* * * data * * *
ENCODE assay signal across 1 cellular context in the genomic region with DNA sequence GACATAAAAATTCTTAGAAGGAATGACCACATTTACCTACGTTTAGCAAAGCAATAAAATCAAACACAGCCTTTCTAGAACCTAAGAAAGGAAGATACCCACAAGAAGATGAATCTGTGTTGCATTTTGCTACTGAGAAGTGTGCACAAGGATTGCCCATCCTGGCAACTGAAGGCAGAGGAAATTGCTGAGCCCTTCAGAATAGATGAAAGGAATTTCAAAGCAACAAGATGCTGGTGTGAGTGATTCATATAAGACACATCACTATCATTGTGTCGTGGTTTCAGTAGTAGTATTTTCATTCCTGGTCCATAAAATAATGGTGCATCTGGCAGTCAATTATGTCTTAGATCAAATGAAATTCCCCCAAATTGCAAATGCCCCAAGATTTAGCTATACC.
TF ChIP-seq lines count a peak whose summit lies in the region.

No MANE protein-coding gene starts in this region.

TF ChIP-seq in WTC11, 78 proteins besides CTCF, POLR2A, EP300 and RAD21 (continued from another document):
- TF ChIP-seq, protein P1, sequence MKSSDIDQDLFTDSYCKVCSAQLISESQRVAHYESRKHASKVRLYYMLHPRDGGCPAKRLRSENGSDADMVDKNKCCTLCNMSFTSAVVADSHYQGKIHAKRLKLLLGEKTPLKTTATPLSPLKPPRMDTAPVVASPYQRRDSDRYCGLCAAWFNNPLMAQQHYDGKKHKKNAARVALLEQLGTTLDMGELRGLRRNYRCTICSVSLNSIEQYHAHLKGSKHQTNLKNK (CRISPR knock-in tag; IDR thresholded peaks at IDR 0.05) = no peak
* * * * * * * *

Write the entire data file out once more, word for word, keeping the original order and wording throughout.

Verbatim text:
ENCODE assay signal across 1 cellular context in the genomic region with DNA sequence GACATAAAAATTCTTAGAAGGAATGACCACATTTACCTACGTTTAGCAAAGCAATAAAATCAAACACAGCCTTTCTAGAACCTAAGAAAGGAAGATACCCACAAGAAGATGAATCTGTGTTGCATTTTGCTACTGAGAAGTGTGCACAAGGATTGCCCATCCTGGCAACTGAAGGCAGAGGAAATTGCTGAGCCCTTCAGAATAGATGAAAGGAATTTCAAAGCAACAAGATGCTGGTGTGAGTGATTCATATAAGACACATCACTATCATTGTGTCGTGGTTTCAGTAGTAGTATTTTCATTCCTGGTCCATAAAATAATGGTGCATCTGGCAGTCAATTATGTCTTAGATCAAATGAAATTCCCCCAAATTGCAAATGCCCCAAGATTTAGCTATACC.
TF ChIP-seq lines count a peak whose summit lies in the region.

No MANE protein-coding gene starts in this region.

TF ChIP-seq in WTC11, 78 proteins besides CTCF, POLR2A, EP300 and RAD21 (continued from another document):
- TF ChIP-seq, protein P1, sequence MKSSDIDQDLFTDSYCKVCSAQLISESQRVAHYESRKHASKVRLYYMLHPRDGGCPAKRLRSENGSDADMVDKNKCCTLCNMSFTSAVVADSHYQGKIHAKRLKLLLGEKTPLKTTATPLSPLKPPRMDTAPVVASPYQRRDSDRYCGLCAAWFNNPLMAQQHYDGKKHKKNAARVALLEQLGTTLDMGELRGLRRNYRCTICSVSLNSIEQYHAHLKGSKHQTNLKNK (CRISPR knock-in tag; IDR thresholded peaks at IDR 0.05) = no peak